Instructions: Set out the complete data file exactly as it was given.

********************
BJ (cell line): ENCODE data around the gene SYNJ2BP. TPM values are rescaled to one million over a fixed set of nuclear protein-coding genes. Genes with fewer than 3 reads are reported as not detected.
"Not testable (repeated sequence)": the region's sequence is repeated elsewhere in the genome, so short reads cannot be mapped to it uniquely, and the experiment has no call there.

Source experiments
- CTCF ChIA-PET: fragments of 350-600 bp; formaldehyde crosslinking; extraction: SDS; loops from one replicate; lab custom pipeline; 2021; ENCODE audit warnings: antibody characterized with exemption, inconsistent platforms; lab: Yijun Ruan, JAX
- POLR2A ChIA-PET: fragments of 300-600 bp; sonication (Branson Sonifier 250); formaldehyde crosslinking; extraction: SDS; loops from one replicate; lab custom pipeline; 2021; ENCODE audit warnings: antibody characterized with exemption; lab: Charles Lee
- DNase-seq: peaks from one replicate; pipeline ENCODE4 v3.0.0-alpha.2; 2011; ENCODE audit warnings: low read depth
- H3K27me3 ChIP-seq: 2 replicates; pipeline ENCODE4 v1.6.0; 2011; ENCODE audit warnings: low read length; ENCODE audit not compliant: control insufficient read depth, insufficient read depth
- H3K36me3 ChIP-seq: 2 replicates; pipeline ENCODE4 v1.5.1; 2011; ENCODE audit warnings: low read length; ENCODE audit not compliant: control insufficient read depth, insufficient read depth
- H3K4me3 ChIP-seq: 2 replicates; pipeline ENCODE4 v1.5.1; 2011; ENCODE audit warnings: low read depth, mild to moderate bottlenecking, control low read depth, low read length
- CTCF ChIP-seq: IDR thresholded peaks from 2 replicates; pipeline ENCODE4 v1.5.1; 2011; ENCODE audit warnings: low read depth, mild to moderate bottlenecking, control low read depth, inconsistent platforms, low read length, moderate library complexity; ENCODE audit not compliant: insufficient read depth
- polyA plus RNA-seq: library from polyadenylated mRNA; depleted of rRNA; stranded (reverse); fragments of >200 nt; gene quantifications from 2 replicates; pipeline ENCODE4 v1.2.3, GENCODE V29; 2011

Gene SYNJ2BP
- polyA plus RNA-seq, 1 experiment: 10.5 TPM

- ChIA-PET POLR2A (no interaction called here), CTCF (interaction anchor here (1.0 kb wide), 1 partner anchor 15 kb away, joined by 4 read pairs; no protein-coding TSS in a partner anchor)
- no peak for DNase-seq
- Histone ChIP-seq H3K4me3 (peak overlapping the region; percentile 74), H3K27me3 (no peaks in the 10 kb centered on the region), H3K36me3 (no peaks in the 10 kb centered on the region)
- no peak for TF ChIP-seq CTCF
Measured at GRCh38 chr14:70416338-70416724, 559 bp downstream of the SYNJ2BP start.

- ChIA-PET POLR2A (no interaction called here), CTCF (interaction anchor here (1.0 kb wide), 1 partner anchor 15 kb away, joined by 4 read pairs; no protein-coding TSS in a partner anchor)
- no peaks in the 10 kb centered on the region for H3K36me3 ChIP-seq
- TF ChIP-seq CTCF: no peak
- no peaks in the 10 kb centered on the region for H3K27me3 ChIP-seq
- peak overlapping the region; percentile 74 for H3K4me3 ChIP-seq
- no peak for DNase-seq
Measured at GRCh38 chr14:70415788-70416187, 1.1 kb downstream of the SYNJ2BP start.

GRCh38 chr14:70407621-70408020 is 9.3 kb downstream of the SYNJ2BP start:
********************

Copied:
BJ (cell line): ENCODE data around the gene SYNJ2BP. TPM values are rescaled to one million over a fixed set of nuclear protein-coding genes. Genes with fewer than 3 reads are reported as not detected.
"Not testable (repeated sequence)": the region's sequence is repeated elsewhere in the genome, so short reads cannot be mapped to it uniquely, and the experiment has no call there.

Source experiments
- CTCF ChIA-PET: fragments of 350-600 bp; formaldehyde crosslinking; extraction: SDS; loops from one replicate; lab custom pipeline; 2021; ENCODE audit warnings: antibody characterized with exemption, inconsistent platforms; lab: Yijun Ruan, JAX
- POLR2A ChIA-PET: fragments of 300-600 bp; sonication (Branson Sonifier 250); formaldehyde crosslinking; extraction: SDS; loops from one replicate; lab custom pipeline; 2021; ENCODE audit warnings: antibody characterized with exemption; lab: Charles Lee
- DNase-seq: peaks from one replicate; pipeline ENCODE4 v3.0.0-alpha.2; 2011; ENCODE audit warnings: low read depth
- H3K27me3 ChIP-seq: 2 replicates; pipeline ENCODE4 v1.6.0; 2011; ENCODE audit warnings: low read length; ENCODE audit not compliant: control insufficient read depth, insufficient read depth
- H3K36me3 ChIP-seq: 2 replicates; pipeline ENCODE4 v1.5.1; 2011; ENCODE audit warnings: low read length; ENCODE audit not compliant: control insufficient read depth, insufficient read depth
- H3K4me3 ChIP-seq: 2 replicates; pipeline ENCODE4 v1.5.1; 2011; ENCODE audit warnings: low read depth, mild to moderate bottlenecking, control low read depth, low read length
- CTCF ChIP-seq: IDR thresholded peaks from 2 replicates; pipeline ENCODE4 v1.5.1; 2011; ENCODE audit warnings: low read depth, mild to moderate bottlenecking, control low read depth, inconsistent platforms, low read length, moderate library complexity; ENCODE audit not compliant: insufficient read depth
- polyA plus RNA-seq: library from polyadenylated mRNA; depleted of rRNA; stranded (reverse); fragments of >200 nt; gene quantifications from 2 replicates; pipeline ENCODE4 v1.2.3, GENCODE V29; 2011

Gene SYNJ2BP
- polyA plus RNA-seq, 1 experiment: 10.5 TPM

- ChIA-PET POLR2A (no interaction called here), CTCF (interaction anchor here (1.0 kb wide), 1 partner anchor 15 kb away, joined by 4 read pairs; no protein-coding TSS in a partner anchor)
- no peak for DNase-seq
- Histone ChIP-seq H3K4me3 (peak overlapping the region; percentile 74), H3K27me3 (no peaks in the 10 kb centered on the region), H3K36me3 (no peaks in the 10 kb centered on the region)
- no peak for TF ChIP-seq CTCF
Measured at GRCh38 chr14:70416338-70416724, 559 bp downstream of the SYNJ2BP start.

- ChIA-PET POLR2A (no interaction called here), CTCF (interaction anchor here (1.0 kb wide), 1 partner anchor 15 kb away, joined by 4 read pairs; no protein-coding TSS in a partner anchor)
- no peaks in the 10 kb centered on the region for H3K36me3 ChIP-seq
- TF ChIP-seq CTCF: no peak
- no peaks in the 10 kb centered on the region for H3K27me3 ChIP-seq
- peak overlapping the region; percentile 74 for H3K4me3 ChIP-seq
- no peak for DNase-seq
Measured at GRCh38 chr14:70415788-70416187, 1.1 kb downstream of the SYNJ2BP start.

GRCh38 chr14:70407621-70408020 is 9.3 kb downstream of the SYNJ2BP start: